Thursday, February 5, 2015

Faculty Interview: Brandy Vallance

Compiled by Jason Henry

Are you excited? We certainly are! Why shouldn't we be? The 2015 Pikes Peak Writers Conference is just around the corner! It has been an absolute pleasure recruiting the incredible faculty that we have lined up for you this year and the workshops they will be teaching are proving to be just as amazing.

Pikes Peak Writers Conference is known as one of the best and friendliest conferences for many reasons. One of those reasons is that we provide as many opportunities as possible to not only learn from our faculty, but to get to know them. Keeping in the spirit of that very statement, we interviewed all of our faculty members to get inside their heads just a little. Really, we don't see the point in waiting until April. Do you?

Over the weeks to come, we will be posting those interviews along with the responses right here on the PPW Blog. Be sure to check in on Facebook and Twitter as well! We hope you enjoy reading these brief Q&As as much as we have!

Brandy Vallance (Author, Colorado)

1. What are the most compelling elements you feel are necessary for a good read?
For me, it's going to primarily be about the emotion. When a writer does the job well, the words disappear and we live the story vicariously. Usually, this happens because the writer has been vulnerable. This takes a large amount of bravery. Here's an article I wrote for Writer's Digest which explains more in detail:

2. What do you see as the pleasures and difficulties of being a writer/artist in today's world? 
If you are a writer, you love story. For you, there is nothing like it. When you write, the world fades away. Writing makes you come alive. In that regard I think we have the best job in the world. We get to play in the sand all day and make worlds and characters. We have the ability to make people laugh, cry, think--we can change lives when we do our job well. But I suppose there's the rub. Doing the job well takes an insane amount of work and time. Years are often required to perfect the craft. And I say that loosely because I don't think anyone really perfects writing. If you think you've arrived as a writer, you have lost. We need to be constantly learning. The journey to publication is a gift. You grow during that journey and all that change is needed. The friends you meet along the way will often be your friends for life. Treasure that.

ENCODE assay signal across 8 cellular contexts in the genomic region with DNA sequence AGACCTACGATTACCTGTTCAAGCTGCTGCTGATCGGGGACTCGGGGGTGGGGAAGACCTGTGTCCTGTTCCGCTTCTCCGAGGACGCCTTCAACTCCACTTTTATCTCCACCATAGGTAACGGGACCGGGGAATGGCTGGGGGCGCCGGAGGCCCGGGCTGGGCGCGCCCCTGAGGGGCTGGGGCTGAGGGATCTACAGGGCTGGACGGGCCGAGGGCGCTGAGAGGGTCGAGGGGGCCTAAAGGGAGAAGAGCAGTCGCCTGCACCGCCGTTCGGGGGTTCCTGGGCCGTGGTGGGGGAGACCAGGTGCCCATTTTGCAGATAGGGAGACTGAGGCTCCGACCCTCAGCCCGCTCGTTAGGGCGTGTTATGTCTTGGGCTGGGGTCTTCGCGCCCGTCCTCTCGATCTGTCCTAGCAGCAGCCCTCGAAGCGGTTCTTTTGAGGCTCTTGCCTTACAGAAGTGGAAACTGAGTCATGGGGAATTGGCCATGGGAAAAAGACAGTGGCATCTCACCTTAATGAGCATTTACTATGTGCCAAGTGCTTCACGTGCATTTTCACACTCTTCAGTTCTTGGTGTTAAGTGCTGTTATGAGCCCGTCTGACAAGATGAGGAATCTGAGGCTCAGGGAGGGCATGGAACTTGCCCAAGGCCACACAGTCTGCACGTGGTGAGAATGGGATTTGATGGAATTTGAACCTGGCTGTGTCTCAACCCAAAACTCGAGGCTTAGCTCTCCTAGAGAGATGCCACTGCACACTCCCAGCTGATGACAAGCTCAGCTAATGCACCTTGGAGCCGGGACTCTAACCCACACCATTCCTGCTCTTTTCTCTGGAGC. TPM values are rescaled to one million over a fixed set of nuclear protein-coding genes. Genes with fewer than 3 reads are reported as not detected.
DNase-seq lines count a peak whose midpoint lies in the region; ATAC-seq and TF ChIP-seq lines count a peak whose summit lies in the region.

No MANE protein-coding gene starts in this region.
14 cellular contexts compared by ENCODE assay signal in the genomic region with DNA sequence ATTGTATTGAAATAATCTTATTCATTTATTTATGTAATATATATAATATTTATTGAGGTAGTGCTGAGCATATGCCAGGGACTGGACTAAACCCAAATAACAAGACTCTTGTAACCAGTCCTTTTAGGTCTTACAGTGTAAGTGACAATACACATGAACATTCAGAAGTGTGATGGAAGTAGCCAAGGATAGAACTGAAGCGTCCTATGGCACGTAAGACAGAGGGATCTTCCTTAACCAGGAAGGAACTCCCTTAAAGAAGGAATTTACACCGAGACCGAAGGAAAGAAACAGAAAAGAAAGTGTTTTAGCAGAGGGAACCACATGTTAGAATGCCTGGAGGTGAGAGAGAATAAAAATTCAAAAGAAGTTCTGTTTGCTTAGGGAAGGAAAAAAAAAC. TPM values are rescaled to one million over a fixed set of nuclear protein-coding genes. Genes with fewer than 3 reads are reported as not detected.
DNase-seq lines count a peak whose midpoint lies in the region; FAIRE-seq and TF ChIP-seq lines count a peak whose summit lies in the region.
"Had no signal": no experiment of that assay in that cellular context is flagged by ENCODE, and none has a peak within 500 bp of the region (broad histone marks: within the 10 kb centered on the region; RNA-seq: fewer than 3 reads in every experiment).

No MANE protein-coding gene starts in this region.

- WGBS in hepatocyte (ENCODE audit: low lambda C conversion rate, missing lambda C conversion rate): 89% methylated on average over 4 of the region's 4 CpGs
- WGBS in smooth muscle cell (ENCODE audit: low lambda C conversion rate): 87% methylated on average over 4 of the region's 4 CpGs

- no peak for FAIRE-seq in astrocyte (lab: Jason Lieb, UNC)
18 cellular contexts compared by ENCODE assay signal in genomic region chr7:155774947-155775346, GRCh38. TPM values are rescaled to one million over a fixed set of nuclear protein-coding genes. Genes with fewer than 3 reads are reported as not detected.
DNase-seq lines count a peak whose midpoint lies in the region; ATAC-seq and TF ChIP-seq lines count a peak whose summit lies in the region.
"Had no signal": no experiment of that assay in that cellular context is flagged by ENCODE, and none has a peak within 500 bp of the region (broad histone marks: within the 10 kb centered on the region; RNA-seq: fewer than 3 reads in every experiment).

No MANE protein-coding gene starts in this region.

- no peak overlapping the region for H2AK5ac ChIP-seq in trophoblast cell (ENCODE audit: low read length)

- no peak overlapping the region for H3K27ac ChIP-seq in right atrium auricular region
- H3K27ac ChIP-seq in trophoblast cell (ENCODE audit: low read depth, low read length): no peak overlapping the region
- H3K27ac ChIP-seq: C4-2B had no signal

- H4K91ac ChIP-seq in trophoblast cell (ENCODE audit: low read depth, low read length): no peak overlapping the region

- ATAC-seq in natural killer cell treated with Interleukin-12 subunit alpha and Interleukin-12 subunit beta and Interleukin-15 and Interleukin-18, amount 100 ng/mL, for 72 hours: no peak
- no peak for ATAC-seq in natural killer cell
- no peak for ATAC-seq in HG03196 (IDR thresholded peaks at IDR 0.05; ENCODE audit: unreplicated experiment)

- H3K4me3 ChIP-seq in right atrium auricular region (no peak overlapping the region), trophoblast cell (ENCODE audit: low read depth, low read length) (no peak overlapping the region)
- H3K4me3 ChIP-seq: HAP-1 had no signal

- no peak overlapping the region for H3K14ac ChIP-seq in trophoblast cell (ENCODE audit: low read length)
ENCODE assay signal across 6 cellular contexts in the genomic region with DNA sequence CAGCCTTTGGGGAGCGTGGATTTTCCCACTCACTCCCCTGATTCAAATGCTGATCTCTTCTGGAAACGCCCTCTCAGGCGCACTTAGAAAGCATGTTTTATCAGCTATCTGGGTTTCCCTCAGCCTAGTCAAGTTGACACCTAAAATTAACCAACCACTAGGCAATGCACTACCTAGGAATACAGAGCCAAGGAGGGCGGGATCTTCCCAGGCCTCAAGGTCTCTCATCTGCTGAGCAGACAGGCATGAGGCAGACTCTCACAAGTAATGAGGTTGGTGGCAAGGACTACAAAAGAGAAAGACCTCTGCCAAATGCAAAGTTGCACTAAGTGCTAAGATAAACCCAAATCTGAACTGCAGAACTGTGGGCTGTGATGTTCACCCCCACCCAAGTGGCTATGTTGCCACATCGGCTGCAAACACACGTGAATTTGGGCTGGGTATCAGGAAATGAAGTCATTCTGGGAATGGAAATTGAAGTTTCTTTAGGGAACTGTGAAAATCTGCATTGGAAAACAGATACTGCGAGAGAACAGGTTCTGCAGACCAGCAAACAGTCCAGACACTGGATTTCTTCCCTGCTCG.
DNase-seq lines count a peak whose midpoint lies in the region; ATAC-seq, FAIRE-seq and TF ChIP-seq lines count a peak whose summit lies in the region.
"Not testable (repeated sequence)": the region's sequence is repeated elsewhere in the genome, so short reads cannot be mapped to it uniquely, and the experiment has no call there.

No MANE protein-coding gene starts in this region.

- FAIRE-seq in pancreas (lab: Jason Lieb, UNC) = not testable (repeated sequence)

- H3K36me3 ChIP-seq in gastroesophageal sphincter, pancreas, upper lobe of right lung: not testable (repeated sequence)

As far as the difficulties of being a writer/artist in today's world, I have heard that today's world is the easiest time to be the writer and it is also the hardest. With social media, there has never been an easier time to connect with readers. That is a really awesome and special thing. It is so amazing when my readers send me pictures of my book in different locations. That has been a definite highlight. As far as the downside, I don't think it does much good to focus on that. We already deal with so much self doubt. In the end, no matter what happens to publishing, people will long for good stories, and that is what we provide. We just need to be true to ourselves and work very hard.

3. What is the best career/writing advice someone has given you? 
What is your deepest truth? What is the deepest truth for your characters? Also, if you throw enough stuff against the wall, something's bound to stick. Keep writing. Perseverance is key.

4. Would you pass that same advice on or alter it? 
I still use this advice today.

5. What do you love most about your career?